Melissa Lew has been an artist her whole life. Some of her fondest childhood memories are of making jewelry with her mother. These days, in addition to her graphic design day job, she is also a painter, a photographer, a classically trained pianist, and of course, the designer and sculptor of her own jewelry line.
The current Melissa Lew jewelry collection includes four lines, with four themes: Transcendence (cherry blossoms), Prosperity (goldfish), Longevity (Asian dogwoods), and Resilience (transfers of Melissa’s paintings on bamboo). Melissa uses mainly recycled, sustainable, and eco-friendly materials to create her jewelry, including recycled fine silver, stainless steel, and bamboo. All her recycled fine silver jewelry is hand carved, so every single piece is completely unique!
Although Melissa has wide-ranging experience in the visual and performing arts, her interests were focused into jewelry making partially through her exposure to recycled fine silver. The material intrigued her, and she found it was an excellent medium to translate her passion for her Chinese heritage into a personal, wearable form.
“I love how personal jewelry is,” she says. “I love that instead of being hung on a
wall or placed on a pedestal, people wear it and enjoy it.”
Her inspirations come from her Chinese heritage, and from the deep reverence the Chinese have for the natural world. Classical Chinese proverbs, symbolism, and tradition all play a part in the creation of Melissa Lew jewelry.
Melissa taught herself how to make jewelry, which is unsurprising for someone attracted to all types of art and handcrafting. She had always been interested in sculpture, and jewelry-making, the way she does it anyway, is just like sculpture on a very small scale.
In addition to her love for recycled fine silver, Melissa also hopes to experiment with other recycled metals, including copper, bronze, and gold.
Melissa Lew Jewelry has won several awards and has been shown in exhibitions locally and across the country. Most recently, locals may have seen her jewelry adorn the models at DC Fashion Week in February.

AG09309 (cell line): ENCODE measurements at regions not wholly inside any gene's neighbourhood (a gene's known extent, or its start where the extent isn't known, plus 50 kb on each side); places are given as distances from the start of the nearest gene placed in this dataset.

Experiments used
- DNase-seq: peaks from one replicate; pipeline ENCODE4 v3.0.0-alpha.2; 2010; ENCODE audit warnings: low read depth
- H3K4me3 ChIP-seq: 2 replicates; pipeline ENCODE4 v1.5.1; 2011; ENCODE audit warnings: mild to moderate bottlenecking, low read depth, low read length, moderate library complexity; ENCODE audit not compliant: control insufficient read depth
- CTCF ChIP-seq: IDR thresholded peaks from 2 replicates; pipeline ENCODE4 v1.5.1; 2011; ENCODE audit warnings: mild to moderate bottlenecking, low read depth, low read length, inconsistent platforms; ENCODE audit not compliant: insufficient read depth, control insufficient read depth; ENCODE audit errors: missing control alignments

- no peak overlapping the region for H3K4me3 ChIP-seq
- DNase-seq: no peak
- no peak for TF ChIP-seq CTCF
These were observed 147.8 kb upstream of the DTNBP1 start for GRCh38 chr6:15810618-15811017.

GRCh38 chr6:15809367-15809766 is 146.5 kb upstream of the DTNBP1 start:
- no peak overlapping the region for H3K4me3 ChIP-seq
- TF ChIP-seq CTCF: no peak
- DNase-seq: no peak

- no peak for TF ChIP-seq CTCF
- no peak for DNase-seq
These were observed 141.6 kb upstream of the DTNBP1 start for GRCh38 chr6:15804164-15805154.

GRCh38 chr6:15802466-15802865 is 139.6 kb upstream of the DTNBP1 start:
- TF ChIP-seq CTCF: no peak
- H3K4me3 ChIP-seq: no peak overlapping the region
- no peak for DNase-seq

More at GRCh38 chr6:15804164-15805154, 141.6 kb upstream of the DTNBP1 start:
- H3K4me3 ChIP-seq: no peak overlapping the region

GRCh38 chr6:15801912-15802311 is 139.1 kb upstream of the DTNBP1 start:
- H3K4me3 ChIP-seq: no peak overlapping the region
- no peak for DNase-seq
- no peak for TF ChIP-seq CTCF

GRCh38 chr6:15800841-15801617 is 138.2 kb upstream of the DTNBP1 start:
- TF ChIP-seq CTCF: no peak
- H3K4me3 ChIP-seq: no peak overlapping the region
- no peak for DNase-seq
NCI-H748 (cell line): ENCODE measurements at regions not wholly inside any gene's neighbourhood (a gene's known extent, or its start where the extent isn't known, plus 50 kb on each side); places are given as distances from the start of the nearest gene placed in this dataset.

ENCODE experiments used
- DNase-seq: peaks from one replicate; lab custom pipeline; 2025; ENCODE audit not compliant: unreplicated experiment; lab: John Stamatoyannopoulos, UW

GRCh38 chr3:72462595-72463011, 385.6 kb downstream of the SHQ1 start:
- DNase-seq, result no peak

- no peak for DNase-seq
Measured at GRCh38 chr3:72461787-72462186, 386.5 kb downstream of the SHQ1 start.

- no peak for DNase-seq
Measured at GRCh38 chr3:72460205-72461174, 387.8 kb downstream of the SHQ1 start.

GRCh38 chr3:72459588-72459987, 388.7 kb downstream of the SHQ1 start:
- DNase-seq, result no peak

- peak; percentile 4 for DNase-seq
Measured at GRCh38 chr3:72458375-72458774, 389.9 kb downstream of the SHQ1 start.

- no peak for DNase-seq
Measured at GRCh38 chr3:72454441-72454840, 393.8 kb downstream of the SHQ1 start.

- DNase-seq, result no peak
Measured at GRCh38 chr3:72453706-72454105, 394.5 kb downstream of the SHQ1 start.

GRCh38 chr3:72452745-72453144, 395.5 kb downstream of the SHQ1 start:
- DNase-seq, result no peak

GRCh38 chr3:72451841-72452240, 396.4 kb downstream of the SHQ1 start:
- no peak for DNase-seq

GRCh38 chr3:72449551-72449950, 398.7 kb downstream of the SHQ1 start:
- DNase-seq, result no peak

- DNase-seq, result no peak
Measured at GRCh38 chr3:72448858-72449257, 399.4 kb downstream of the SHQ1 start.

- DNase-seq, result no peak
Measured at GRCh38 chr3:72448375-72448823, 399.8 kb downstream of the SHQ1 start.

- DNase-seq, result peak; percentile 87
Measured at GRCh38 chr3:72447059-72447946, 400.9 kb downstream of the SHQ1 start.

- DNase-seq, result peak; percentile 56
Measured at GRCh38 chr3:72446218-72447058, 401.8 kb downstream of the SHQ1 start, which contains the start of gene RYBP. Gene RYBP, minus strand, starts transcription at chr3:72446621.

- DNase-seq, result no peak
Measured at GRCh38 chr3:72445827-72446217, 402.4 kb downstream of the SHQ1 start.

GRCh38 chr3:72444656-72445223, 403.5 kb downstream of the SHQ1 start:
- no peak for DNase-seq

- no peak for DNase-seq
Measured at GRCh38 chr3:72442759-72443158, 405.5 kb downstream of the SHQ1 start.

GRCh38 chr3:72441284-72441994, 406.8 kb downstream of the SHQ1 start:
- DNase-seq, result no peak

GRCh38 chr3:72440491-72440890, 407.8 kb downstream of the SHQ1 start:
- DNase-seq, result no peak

Not surprisingly, Melissa’s DC-area customers are drawn to her cherry blossom themed Transcendence line. She supposes that the extremely popular National Cherry Blossom Festival here makes it easy for locals to form a personal connection between the understated flower and their hometown.
You can find Melissa Lew jewelry online and at local arts and craft shows. The next one will be the Ballston Arts & Crafts Market in Arlington, Virginia on June 12. Melissa’s web site is updated regularly with news on her upcoming events and appearances, so check often!
Do you have travels planned this summer? Then take along one of these adorable pieces of luggage from Another Jamie Davis. These upcycled suitcases, bags and purses are plucked from relative obscurity from flea markets, thrift stores and yard sales and renewed by artist Jamie Davis. Each piece is lovingly repaired, often re-lined and then hand embroidered with a tree theme.
I’ve made things all my life, bunk beds for my dolls when i was 8, dresses for my little sister when I was old enough to use the sewing machine. I dabbled in selling my jewelry and hand made purses at holiday bazaars in college but it wasn’t until after graduate school that I found etsy and fell in love with idea of selling my things online.
Jamie’s shop has been open since October of 2008, but she found her focus on upcycled embroidered handbags in April of 2009.
I’m really enamored with the luggage in my etsy shop right right now (could it be that I’m longing for a vacation?). I absolutely love this little yellow tree suitcase because it’s bright and fun. And I love the Black Wood Grain Hip Bag overnight bag because it’s perfectly practical, and big enough to carry everything you could need for a weekend away.
Jamie was born and raised in the Akron Ohio area — made things — went to art school at the University of Akron, studied Metalsmithing and sculpture — made things, moved to Massachusetts to go to graduate school — made things — got an M.F.A. in sculpture — made things. Are you catching a trend here?
You can find out more about the other stuff Jamie makes on her webiste: www.anotherjamiedavis.com